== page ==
Things are still alive and well on the West Coast, but I’m going to suspend my update of all things S.F. until at least a few days from now, in part because I’m about to disappear into the Poconos where I hope to emerge successful—the metric here is completion—from a triathlon. Nevertheless, I thought it prudent to repurpose a recent homework assignment for your reading pleasure.
One of my favorite features of the Semester in San Francisco program is our weekly regional seminar, where we host a range of speakers who highlight topics of interest to our cohort. Thus far, we’ve covered mobile growth, entrepreneurship in big tech, an inside look at incubators/accelerators and last week’s topic—how VCs vet and select entrepreneurs for their investments. The official title of the session, according to our syllabus, was “From Great Entrepreneurs Come Great Companies: What We Look For,” which was fitting given our speaker’s prior experience as a successful entrepreneur and her recommendation that founders work with VCs whose partners have had firsthand experience founding companies. For our class, we’re required to submit a couple of reflections on this speaker series, and so without further ado, I give you mine.
Amy Errett, WG ’88, partner at Maveron LLC [and Wharton Blog Network contributor], rather immediately grabbed my attention when she mentioned that she prefers to invest in first-time entrepreneurs, rather than serial founders. I wasn’t the only one who noticed that this does not seem to be accepted as a best practice for VCs. The other day in Professor Wessels’ class [David Wessel, adjunct assistant professor of finance], we surveyed the room as to whether we would prefer to invest in a company with a successful serial entrepreneur or with an entrepreneur who has industry expertise but no experience starting a company. We nearly unanimously chose the former. Even though I was delighted to hear this sort of optimism about inexperienced but nevertheless passionate founders—because I hope to be in this group someday—I was still somewhat skeptical. I had to wonder if part of this stemmed from a fact that I held onto from our “Managing People at Work” class last year: that one of the best predictors of future job success is previous job performance or some successful completion of a real-life “work task,” as opposed to the behavioral interviews to which we are all so accustomed.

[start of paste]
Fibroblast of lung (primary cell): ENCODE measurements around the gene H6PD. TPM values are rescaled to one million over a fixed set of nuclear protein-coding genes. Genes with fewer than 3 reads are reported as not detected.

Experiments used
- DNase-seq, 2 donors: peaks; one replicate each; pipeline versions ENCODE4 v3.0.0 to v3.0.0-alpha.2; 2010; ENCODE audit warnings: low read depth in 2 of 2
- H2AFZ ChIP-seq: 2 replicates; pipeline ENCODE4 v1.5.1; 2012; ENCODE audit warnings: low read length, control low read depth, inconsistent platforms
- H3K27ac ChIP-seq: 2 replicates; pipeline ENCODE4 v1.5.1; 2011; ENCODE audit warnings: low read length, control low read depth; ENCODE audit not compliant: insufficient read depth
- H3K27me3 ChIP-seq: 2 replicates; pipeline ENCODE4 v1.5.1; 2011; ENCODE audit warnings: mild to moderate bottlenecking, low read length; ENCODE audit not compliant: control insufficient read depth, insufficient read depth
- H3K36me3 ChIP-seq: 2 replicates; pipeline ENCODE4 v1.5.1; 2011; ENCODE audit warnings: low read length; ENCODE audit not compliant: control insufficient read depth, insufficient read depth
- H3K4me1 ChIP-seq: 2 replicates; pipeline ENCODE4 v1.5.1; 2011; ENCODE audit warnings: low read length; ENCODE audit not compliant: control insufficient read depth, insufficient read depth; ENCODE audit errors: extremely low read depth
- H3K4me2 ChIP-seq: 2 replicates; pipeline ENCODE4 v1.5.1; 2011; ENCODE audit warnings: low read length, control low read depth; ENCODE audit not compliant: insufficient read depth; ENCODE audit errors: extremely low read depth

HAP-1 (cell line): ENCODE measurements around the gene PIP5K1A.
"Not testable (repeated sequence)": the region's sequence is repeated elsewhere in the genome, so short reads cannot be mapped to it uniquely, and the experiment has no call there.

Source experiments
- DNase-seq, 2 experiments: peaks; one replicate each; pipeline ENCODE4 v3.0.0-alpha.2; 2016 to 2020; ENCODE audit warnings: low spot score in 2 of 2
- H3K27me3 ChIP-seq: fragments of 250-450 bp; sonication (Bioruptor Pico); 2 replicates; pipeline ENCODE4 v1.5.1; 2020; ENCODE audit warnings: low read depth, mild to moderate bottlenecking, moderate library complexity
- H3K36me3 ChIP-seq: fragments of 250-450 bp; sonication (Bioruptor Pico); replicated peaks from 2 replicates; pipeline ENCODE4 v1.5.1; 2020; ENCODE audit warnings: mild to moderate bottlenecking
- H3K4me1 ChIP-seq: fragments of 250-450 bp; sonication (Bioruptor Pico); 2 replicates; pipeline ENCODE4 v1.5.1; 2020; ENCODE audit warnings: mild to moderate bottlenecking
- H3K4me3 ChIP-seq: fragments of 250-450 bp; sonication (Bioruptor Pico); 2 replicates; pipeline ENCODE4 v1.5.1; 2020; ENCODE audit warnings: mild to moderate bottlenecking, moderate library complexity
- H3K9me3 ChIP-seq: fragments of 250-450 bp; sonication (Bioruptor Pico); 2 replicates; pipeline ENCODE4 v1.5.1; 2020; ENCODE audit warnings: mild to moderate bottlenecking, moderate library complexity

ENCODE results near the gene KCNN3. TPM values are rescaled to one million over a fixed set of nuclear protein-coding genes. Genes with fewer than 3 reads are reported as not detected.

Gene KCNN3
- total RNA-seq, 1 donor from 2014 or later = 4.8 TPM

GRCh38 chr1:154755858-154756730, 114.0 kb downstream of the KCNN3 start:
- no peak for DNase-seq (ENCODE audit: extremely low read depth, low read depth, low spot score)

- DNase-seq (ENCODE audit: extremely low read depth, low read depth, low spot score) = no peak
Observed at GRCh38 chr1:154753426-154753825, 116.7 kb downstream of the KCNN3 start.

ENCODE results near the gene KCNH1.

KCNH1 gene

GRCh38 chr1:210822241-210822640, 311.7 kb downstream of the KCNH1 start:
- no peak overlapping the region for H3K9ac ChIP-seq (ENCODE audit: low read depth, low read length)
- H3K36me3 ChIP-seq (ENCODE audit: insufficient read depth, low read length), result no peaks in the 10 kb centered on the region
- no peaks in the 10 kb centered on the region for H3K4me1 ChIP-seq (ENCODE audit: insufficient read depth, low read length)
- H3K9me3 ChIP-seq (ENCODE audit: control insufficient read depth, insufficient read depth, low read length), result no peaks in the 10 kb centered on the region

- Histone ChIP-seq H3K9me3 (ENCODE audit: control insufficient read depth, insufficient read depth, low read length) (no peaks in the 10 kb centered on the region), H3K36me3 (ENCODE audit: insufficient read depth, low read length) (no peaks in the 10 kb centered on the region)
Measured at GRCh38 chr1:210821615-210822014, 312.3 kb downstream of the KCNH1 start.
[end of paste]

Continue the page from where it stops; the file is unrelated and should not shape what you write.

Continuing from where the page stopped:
In a way, an entrepreneur’s pitch is like a behavioral interview in that the audience leaves with some notion of the founder’s interests, qualifications and passion but has little sense of what it’s actually like to work with them and what they will achieve.
Even so, I admit to being rather convinced that a green founder has merits over a seasoned one—with a newbie, complacency has no role and absolute hunger and passion prevails—or so I’d hope. There is probably also something to be said for getting scrappy and creative to make things work, which is often necessitated by first-time entrepreneurs pouring every last cent of their previous and current income streams into their venture. Risking that much without any assured outcomes would seem excellent motivate for an incredible work ethic and focus—pretty good qualities if you ask me.
More than causing a stir with this particular point of view, though, Amy’s talk left an impression on me because I was able to actively connect it to so much of what we are learning at Wharton. Amy has three criteria for investing in early stage firms: people, market and product.